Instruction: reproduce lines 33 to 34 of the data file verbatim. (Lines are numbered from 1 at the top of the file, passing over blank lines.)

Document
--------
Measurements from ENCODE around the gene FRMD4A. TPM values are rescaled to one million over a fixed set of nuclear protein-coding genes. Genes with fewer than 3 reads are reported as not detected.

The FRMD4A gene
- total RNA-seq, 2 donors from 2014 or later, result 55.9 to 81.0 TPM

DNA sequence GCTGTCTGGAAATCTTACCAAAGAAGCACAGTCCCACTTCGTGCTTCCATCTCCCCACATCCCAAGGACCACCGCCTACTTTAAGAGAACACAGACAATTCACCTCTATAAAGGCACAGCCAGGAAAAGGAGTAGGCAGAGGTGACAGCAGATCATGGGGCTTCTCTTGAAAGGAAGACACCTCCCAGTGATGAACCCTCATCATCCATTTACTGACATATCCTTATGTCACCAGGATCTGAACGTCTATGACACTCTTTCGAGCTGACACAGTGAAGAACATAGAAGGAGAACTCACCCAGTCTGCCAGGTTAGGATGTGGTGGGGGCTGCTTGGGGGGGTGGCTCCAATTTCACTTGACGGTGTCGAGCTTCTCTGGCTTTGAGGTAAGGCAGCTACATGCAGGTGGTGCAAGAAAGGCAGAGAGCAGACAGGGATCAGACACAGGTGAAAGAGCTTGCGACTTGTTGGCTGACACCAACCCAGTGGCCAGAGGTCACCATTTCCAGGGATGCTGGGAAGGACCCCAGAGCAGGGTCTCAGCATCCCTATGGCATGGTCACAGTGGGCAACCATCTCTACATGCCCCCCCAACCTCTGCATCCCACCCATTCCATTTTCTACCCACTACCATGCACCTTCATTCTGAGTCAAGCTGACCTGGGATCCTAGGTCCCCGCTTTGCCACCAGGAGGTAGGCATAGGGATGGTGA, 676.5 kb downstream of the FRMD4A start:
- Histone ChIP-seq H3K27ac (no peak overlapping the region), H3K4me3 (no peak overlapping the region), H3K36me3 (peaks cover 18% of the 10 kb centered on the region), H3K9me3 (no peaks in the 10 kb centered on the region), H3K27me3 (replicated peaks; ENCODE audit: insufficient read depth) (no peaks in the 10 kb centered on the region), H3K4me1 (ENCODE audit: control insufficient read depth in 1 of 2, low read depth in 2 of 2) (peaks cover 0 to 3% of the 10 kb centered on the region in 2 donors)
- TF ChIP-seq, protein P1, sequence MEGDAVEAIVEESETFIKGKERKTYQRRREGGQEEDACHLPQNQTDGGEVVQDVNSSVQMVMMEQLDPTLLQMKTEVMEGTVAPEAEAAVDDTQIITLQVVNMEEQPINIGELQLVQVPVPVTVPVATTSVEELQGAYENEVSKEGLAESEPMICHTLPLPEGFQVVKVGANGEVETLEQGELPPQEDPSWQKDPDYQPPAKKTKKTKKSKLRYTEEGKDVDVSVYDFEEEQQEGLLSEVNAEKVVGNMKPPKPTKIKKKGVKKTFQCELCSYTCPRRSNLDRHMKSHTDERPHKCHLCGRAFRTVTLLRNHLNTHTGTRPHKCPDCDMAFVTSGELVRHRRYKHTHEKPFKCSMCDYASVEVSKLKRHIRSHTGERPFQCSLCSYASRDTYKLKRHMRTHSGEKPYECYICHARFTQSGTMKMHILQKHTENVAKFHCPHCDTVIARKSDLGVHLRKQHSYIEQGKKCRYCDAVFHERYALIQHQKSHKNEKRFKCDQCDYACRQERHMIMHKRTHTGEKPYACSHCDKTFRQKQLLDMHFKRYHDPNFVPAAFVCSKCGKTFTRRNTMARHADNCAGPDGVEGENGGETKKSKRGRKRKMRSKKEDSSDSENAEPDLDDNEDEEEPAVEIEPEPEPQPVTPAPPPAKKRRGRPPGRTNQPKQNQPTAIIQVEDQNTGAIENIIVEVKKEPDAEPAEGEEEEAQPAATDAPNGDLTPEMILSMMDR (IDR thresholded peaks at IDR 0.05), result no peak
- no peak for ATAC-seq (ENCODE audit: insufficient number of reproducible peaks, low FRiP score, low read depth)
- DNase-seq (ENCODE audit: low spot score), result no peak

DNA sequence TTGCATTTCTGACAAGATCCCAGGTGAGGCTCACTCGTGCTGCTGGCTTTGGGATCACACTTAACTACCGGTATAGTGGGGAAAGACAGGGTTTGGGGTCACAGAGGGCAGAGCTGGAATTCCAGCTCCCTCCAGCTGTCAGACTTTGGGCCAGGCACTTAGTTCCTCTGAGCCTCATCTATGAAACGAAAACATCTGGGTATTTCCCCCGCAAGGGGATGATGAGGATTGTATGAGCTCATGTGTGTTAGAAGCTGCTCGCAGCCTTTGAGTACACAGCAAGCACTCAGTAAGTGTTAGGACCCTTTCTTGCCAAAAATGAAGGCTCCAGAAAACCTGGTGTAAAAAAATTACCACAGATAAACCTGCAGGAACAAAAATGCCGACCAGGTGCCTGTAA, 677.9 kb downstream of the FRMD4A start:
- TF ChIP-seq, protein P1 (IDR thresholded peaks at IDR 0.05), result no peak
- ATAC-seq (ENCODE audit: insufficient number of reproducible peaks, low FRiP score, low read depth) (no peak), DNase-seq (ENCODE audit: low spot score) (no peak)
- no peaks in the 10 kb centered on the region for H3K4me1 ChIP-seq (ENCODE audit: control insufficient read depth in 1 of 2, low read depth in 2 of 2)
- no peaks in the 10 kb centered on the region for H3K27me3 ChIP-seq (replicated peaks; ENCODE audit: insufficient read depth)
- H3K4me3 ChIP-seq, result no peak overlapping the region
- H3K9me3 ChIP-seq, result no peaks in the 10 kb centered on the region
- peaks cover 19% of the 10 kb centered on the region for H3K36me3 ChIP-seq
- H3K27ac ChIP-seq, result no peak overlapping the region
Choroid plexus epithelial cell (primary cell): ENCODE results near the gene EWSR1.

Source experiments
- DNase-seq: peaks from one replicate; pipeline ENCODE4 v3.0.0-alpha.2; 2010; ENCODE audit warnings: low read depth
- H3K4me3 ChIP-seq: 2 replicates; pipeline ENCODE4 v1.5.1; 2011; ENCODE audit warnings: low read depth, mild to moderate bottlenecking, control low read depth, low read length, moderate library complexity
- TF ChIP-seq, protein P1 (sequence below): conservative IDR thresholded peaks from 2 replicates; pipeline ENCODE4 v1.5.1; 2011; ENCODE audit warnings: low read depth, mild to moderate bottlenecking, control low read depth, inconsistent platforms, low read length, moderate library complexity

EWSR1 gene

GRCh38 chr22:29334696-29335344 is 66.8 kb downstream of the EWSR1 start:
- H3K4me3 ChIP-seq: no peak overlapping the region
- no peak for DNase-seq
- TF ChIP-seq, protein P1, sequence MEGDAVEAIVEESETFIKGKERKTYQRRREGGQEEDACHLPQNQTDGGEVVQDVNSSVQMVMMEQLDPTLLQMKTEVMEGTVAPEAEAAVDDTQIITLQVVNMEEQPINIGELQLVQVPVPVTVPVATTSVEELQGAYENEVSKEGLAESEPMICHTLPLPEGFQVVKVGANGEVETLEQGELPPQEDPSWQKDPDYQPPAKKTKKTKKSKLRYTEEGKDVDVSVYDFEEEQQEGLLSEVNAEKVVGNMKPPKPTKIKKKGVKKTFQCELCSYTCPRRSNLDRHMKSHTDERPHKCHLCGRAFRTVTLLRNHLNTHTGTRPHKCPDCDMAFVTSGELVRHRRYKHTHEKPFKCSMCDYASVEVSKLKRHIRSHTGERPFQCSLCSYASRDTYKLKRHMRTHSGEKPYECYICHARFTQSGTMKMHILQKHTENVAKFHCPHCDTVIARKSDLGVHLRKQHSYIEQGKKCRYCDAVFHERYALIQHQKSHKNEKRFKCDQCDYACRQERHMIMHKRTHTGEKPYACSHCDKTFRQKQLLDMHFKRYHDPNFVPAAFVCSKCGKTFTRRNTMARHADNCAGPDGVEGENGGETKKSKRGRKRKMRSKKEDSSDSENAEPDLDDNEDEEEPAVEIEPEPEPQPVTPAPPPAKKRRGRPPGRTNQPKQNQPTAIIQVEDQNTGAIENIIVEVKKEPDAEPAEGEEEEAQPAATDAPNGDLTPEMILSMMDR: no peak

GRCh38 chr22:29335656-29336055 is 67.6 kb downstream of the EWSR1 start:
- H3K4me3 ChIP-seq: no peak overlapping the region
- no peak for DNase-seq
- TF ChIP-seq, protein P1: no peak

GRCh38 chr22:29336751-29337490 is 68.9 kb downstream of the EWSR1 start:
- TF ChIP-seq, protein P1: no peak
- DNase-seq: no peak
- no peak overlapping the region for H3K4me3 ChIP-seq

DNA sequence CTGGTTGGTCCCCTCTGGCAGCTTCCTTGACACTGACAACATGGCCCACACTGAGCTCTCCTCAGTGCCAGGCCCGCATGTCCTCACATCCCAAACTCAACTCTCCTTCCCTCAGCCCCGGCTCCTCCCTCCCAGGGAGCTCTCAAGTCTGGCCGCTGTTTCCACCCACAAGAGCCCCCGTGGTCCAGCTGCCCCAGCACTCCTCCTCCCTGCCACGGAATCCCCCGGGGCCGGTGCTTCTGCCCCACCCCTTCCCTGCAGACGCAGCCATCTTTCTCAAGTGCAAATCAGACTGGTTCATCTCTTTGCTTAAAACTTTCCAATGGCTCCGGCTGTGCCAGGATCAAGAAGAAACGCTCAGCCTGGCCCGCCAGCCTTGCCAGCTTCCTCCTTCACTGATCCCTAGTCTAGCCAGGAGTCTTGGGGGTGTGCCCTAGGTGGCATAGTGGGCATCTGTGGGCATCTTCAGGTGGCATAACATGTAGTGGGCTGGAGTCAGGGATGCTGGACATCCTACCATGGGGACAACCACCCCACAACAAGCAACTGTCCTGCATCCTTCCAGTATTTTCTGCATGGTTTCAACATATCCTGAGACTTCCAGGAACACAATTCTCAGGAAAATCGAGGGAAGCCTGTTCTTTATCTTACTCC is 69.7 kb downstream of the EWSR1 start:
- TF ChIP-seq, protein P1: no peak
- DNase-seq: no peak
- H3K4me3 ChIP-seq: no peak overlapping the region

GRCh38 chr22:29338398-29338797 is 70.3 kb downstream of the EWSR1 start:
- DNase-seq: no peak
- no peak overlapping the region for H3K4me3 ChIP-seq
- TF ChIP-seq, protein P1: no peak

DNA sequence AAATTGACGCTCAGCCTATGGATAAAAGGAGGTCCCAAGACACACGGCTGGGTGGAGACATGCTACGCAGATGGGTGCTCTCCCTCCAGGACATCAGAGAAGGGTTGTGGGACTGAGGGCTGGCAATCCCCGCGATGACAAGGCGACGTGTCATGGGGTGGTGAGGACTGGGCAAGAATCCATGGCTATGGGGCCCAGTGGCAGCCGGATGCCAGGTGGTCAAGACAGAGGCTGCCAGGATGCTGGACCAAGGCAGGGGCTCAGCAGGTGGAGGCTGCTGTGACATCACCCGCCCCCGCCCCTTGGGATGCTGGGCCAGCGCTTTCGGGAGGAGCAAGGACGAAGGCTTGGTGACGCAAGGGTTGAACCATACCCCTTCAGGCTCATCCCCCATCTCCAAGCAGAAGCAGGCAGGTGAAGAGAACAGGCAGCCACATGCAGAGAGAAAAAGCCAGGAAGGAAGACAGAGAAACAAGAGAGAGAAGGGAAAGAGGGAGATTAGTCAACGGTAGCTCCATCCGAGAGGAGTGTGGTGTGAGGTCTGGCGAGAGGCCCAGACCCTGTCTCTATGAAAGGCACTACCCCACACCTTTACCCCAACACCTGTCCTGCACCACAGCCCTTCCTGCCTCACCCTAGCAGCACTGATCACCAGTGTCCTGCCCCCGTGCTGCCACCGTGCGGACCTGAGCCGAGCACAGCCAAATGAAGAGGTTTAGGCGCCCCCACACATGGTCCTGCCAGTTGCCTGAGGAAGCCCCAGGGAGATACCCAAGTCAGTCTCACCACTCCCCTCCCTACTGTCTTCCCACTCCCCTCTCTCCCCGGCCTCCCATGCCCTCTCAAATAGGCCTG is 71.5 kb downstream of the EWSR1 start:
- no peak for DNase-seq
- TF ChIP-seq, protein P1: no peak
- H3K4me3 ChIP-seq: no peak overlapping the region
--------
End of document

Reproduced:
- TF ChIP-seq, protein P1: no peak
- DNase-seq: no peak